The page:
Farm Collector Blogs > Looking Back

The Harvester World

Sam MooreIn October 1909, the 7-year-old International Harvester Co. began publishing a monthly employee paper titled The Harvester World. While ostensibly meant for all employees, the first issues at least seemed to be aimed primarily at Harvester’s salesmen. Full of tips on how to break down reluctant buyers, each month there was a letter from some salesman telling how he had closed a deal. Here are two of those accounts, one from the October 1909 issue and one from December of the same year.

A salesman named, Oral Bleau wrote this one.

I put one over on a competitor last winter, and in the course of events I made two sales grow where only one idea was planted, and I did it in one day at one psychological moment.

Two doctors came to Omaha looking for an auto. They went straight to the competitor, and they had the buying light in their eyes. I followed them in and stood around as an interested spectator while the competitor’s boys showed them over the machine and proved to them that there was no other auto so suitable for the wear and tear of a country doctor’s practice. And they proved it well, too. It was a cold, snowy day, with weather straight from Medicine Hat in Canada, but one of the salesmen said “Doctor, we’ll take you for a spin this afternoon and show you what the car can do.”

The doctors agreed, and I lit out and got my own car. In the meantime, Medicine Hat got busy, and by the time of the appointment it was storming worse than ever, so bad that the competitor never showed up.

I saw my opening – introduced myself and said, “Gentlemen, I have a car that enjoys these icy roads and does its best work in impassable spots. Take a ride with me?”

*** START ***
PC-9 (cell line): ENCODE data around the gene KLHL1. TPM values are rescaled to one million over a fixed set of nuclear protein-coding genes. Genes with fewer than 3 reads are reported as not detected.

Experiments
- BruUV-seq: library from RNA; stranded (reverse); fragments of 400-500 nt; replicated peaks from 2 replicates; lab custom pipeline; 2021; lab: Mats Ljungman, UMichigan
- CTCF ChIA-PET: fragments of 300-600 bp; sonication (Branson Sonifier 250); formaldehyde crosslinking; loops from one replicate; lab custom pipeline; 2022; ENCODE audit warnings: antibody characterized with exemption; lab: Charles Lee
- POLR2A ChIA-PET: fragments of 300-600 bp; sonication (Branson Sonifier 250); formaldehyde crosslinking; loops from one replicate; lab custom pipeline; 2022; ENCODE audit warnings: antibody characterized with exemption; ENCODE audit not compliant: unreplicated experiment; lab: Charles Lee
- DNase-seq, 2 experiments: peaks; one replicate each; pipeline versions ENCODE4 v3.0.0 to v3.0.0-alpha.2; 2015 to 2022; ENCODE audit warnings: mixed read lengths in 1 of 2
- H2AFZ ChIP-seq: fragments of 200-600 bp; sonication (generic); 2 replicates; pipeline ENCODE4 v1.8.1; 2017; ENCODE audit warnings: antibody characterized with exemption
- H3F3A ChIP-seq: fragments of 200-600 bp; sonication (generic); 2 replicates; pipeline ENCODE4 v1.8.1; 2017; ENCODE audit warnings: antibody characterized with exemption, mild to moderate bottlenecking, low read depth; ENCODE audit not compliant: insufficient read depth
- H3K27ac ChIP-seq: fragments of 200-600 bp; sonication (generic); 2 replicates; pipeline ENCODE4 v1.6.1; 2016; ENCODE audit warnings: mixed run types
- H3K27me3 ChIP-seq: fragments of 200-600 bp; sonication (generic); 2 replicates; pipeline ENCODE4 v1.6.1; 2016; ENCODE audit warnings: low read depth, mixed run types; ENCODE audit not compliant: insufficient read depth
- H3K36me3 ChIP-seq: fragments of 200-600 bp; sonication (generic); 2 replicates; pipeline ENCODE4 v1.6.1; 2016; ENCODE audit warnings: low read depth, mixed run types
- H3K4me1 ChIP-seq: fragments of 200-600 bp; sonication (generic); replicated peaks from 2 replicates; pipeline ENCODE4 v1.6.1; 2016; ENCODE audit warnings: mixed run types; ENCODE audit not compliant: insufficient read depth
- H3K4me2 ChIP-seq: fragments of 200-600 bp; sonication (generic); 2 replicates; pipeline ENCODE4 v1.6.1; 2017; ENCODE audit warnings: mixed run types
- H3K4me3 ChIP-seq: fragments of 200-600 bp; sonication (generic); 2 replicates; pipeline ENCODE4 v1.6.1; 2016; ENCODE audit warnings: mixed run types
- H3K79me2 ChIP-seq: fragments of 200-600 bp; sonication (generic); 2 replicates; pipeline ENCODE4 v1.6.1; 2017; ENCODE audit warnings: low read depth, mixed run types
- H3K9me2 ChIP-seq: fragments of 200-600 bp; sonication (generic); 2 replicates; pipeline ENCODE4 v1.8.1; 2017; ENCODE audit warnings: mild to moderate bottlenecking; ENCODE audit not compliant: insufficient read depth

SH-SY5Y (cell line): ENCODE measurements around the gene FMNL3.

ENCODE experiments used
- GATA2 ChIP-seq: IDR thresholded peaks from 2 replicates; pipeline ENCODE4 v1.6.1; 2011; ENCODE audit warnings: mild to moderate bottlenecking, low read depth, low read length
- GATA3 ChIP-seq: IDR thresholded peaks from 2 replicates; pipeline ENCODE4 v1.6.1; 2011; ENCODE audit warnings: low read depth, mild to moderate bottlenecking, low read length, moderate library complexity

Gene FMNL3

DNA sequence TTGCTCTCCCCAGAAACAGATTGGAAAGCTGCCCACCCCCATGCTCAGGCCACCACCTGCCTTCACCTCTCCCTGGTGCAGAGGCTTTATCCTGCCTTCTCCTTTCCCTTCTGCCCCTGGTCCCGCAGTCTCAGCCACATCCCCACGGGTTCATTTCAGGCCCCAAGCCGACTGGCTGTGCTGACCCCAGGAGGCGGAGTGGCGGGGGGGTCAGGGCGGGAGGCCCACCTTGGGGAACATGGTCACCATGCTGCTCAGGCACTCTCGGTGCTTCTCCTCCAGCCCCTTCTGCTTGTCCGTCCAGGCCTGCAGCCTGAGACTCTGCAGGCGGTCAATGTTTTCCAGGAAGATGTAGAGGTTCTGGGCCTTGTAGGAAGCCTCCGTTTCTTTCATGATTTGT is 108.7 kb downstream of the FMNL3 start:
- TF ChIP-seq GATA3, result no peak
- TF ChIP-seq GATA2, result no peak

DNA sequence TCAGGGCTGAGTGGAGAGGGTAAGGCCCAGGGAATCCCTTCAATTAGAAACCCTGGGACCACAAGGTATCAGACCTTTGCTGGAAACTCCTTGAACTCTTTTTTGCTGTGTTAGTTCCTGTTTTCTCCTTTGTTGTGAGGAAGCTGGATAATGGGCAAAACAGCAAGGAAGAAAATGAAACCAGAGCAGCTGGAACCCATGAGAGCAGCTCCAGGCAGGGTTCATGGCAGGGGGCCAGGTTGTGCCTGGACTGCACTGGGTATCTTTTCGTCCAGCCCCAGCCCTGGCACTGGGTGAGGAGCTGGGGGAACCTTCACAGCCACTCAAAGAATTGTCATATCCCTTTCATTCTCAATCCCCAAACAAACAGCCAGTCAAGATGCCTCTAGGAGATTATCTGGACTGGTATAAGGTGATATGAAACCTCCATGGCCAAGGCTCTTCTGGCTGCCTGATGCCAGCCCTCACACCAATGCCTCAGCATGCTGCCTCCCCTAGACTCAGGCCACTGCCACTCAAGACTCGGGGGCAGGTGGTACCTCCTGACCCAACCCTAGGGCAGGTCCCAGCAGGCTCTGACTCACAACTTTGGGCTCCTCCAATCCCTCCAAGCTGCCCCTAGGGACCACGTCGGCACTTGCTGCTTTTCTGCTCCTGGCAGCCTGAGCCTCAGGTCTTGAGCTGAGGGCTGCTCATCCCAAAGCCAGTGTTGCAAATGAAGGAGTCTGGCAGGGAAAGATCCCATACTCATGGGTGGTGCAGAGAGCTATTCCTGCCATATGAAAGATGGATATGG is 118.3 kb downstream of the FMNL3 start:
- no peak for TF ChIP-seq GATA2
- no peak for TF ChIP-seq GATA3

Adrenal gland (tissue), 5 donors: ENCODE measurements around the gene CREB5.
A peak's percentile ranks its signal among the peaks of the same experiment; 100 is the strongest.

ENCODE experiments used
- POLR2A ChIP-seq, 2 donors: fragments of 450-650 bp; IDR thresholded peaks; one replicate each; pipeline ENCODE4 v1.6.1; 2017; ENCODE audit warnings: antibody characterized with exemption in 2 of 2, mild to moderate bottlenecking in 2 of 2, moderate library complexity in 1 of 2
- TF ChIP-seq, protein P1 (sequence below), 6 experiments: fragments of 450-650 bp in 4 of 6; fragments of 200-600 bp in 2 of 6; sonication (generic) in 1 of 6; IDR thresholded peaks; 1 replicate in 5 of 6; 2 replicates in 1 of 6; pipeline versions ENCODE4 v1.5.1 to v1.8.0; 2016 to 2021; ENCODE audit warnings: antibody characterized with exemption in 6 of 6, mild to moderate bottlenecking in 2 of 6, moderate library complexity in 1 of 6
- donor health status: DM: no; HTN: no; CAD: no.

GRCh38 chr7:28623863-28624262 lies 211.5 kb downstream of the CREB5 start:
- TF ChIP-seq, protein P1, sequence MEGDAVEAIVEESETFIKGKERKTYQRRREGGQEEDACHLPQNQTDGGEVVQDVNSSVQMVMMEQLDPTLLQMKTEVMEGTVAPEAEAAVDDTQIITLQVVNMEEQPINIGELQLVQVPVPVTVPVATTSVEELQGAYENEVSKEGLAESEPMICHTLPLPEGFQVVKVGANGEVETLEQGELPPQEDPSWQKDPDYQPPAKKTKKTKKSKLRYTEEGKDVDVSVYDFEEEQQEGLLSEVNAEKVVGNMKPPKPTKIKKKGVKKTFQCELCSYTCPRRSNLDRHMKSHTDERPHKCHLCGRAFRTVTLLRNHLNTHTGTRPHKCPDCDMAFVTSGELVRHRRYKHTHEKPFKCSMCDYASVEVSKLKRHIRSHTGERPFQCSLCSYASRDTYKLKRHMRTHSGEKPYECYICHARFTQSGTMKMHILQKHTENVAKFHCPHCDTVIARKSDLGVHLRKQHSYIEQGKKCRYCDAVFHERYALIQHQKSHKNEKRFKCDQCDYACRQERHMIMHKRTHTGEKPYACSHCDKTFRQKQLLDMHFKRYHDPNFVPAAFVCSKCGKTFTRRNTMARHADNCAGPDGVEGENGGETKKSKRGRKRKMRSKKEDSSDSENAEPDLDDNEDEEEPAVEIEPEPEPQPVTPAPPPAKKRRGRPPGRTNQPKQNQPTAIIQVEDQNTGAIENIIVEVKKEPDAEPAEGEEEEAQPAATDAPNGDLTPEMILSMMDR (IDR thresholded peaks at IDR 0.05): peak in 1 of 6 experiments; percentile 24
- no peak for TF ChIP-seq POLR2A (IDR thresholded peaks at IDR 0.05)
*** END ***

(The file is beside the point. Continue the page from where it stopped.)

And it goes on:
“Why not?” they said and we started.

After seven miles of ice and drifts we stopped and got out. The engine was working perfectly. It had held up under as hard a test as they could ever give it in their practice, and they grew enthusiastic and asked questions.

I made out that such rides on such roads were mere recreation for both me and the machine.

They only wanted one machine when they started, but after that seven miles of snow and ice and the impatient “chug,” “chug” of the engine beneath them, it was just too strong a sales argument for them to resist, and they each gave me an order on the spot.

By the way, they’re still on the competitor’s mailing list.

This letter, written by Pat P. Nichols, not only describes the life of a farm machinery salesman in those days, where he often ate meals and stayed overnight with his customers, but also that the wife is sometimes the way to get at the old man.

The hand that “rocks the cradle” once helped me get an order.

I was sent into a territory where the canvasser or the block man had made a single sale. Both were so discouraged that when they saw a farmer, they’d hide in a fence corner, or, if the farmer had a dog, climb a tree.

I came in with the idea of encouraging them, and possibly I acted kind of chesty about it, for they straightaway steered me onto the hardest proposition in the county, a man who believed all salesmen were liars.

I didn’t know this and went after him that afternoon. He received me all right, that is he told his dog to lie down, and I began.

I followed that man from house to barn, to the hog pen, the mailbox and the cow pen, and then to supper, and all the way it was like talking to a moving fence post.

Then at supper I saw things – Mr. Hard-Nut had a boss.

I saw in a flash that the hand that rocked the cradle also cradled the rocks. When she wanted anything from the kitchen all she said was “Let there be movement.” And there was movement. He was docile, all right.

I got busy at once on the new task and helped the boys with the chores, fixed the fire, did a “sum” for the little girl, and when the time came to put the children to bed I gave the baby a good night kiss.

This made her fairly beam at me, and when I rolled up my sleeves and offered to dry the dishes, the sale was made.

She did not let me do it but sent me in to smoke with John. When she returned to the sitting room all she said was, “John, you’ve needed that binder for two years; you had better order it now.”

John hunted up a pen and signed on the dotted line – and he seemed glad to do it.

– Sam Moore

Automobile in the snow

Drawing that accompanied the first story. (October 1909, The Harvester World)